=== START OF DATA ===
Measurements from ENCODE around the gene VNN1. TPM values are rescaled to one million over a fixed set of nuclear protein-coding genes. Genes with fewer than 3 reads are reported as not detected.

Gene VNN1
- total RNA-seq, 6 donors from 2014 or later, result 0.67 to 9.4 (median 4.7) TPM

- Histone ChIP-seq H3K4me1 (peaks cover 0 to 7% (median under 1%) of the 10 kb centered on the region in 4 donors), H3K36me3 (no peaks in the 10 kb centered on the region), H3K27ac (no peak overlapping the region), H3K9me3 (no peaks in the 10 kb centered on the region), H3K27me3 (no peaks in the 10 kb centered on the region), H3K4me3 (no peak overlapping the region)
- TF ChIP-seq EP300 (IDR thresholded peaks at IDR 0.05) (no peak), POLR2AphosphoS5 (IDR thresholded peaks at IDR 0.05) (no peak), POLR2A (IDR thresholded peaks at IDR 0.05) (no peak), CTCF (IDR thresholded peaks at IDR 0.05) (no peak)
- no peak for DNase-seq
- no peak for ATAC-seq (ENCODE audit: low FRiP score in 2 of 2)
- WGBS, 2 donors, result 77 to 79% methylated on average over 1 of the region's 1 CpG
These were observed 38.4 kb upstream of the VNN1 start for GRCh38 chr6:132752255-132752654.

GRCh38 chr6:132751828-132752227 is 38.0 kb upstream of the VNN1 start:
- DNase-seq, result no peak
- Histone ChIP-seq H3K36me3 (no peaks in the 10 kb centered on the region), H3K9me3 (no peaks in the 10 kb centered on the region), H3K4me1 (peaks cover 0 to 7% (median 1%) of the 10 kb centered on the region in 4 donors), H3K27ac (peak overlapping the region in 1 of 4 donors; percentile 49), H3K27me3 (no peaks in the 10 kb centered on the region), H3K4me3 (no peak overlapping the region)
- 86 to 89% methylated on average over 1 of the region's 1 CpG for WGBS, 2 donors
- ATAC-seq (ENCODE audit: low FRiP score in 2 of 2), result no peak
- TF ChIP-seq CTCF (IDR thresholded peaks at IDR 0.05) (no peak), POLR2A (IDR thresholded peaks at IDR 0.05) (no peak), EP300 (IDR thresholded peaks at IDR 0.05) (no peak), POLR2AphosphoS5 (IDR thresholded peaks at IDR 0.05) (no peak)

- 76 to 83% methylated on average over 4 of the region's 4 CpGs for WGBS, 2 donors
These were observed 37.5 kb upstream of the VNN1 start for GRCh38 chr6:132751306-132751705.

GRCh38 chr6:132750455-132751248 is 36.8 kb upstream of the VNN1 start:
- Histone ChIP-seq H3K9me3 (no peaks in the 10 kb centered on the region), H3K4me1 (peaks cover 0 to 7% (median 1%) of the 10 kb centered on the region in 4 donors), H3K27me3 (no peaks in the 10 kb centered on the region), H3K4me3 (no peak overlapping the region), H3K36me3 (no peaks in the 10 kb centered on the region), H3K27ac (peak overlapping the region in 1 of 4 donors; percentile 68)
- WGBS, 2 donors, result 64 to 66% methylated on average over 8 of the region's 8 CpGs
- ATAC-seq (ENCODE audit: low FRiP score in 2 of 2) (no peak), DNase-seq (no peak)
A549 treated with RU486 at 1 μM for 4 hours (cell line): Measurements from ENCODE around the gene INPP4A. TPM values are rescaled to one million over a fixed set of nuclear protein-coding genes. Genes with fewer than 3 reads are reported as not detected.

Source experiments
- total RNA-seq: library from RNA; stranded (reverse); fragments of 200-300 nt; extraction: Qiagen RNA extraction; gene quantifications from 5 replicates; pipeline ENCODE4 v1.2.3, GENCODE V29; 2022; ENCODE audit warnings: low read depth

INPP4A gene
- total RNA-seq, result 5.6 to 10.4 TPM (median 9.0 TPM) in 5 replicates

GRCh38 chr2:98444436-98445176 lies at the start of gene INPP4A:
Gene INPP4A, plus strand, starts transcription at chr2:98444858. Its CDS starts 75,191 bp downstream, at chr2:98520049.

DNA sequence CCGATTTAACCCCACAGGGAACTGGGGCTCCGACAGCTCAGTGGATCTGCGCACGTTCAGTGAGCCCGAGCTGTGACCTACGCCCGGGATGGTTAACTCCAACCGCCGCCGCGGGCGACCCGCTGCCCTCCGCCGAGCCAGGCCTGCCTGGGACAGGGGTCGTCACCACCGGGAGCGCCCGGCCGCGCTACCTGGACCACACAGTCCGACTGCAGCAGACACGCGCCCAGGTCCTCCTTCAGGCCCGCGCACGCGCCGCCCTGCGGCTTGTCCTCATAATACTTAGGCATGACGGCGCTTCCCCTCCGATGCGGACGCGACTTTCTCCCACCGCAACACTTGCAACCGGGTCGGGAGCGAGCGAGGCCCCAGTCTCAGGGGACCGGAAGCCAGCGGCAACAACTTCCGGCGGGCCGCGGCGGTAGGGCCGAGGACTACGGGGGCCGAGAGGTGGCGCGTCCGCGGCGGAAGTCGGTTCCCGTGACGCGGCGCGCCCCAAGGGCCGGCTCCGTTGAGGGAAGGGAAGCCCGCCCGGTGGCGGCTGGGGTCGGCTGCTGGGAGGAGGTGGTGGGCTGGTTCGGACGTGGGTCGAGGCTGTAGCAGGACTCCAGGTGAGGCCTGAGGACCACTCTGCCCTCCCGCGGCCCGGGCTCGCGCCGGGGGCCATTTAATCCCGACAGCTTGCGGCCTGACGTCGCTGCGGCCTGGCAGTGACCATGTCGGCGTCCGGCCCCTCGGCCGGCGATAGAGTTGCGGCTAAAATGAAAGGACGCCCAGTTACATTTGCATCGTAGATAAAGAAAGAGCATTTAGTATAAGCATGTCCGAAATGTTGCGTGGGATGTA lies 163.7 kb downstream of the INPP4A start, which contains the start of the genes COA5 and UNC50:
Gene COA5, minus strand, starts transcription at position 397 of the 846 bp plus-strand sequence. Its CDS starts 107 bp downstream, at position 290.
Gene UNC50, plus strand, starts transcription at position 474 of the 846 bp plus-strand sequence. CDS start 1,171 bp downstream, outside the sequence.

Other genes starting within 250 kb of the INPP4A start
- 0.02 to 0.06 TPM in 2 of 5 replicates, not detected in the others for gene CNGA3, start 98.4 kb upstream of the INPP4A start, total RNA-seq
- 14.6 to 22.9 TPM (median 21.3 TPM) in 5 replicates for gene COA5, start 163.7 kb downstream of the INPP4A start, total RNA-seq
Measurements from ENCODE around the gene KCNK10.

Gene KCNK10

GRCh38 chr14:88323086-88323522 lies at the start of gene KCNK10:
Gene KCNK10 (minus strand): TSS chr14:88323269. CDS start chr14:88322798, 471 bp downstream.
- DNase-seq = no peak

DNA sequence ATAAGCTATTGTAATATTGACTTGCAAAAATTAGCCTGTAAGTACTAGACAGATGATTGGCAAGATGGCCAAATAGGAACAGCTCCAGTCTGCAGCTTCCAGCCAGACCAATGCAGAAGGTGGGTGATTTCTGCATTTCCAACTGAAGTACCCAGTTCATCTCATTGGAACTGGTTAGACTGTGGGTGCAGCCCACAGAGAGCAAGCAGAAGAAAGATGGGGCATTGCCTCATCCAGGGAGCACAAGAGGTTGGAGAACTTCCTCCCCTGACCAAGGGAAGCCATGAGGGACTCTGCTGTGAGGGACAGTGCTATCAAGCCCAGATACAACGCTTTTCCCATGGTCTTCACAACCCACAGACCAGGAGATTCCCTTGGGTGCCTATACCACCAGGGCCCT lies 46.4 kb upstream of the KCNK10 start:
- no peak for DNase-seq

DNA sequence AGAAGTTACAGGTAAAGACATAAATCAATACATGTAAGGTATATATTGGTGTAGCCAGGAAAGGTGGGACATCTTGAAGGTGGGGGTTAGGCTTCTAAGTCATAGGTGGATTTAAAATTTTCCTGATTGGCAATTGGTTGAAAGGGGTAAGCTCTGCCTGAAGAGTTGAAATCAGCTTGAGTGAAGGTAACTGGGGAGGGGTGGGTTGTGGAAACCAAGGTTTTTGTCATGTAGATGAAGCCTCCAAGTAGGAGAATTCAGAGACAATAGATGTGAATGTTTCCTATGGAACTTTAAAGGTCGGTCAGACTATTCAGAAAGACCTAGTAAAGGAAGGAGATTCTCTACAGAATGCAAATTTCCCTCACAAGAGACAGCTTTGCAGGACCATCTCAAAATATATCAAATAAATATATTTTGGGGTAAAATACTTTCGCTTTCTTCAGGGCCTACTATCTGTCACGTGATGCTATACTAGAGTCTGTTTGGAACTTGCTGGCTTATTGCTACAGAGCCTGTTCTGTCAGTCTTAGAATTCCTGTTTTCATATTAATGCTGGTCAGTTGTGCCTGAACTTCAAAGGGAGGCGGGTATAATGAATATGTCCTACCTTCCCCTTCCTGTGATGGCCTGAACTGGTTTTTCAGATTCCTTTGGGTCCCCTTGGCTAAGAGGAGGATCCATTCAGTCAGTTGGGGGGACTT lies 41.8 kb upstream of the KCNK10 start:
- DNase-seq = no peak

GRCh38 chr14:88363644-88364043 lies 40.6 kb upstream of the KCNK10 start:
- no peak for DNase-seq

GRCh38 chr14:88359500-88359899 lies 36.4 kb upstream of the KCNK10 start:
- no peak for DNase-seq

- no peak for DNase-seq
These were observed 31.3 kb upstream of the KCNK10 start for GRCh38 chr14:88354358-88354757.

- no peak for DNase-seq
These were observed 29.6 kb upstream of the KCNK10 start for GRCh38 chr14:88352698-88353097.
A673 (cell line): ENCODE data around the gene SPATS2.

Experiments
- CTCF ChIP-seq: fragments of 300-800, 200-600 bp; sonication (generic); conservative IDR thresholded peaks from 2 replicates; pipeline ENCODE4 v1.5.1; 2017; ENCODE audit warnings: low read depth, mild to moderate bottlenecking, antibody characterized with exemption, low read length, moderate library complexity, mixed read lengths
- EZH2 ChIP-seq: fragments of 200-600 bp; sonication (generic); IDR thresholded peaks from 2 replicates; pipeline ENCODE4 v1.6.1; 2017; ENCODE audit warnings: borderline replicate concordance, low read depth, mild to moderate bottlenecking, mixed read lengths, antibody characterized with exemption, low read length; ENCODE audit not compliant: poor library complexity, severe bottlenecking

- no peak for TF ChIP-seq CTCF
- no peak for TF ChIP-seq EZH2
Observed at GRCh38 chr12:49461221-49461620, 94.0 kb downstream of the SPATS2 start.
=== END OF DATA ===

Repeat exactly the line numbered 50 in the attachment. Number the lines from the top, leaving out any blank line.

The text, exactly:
- no peak for DNase-seq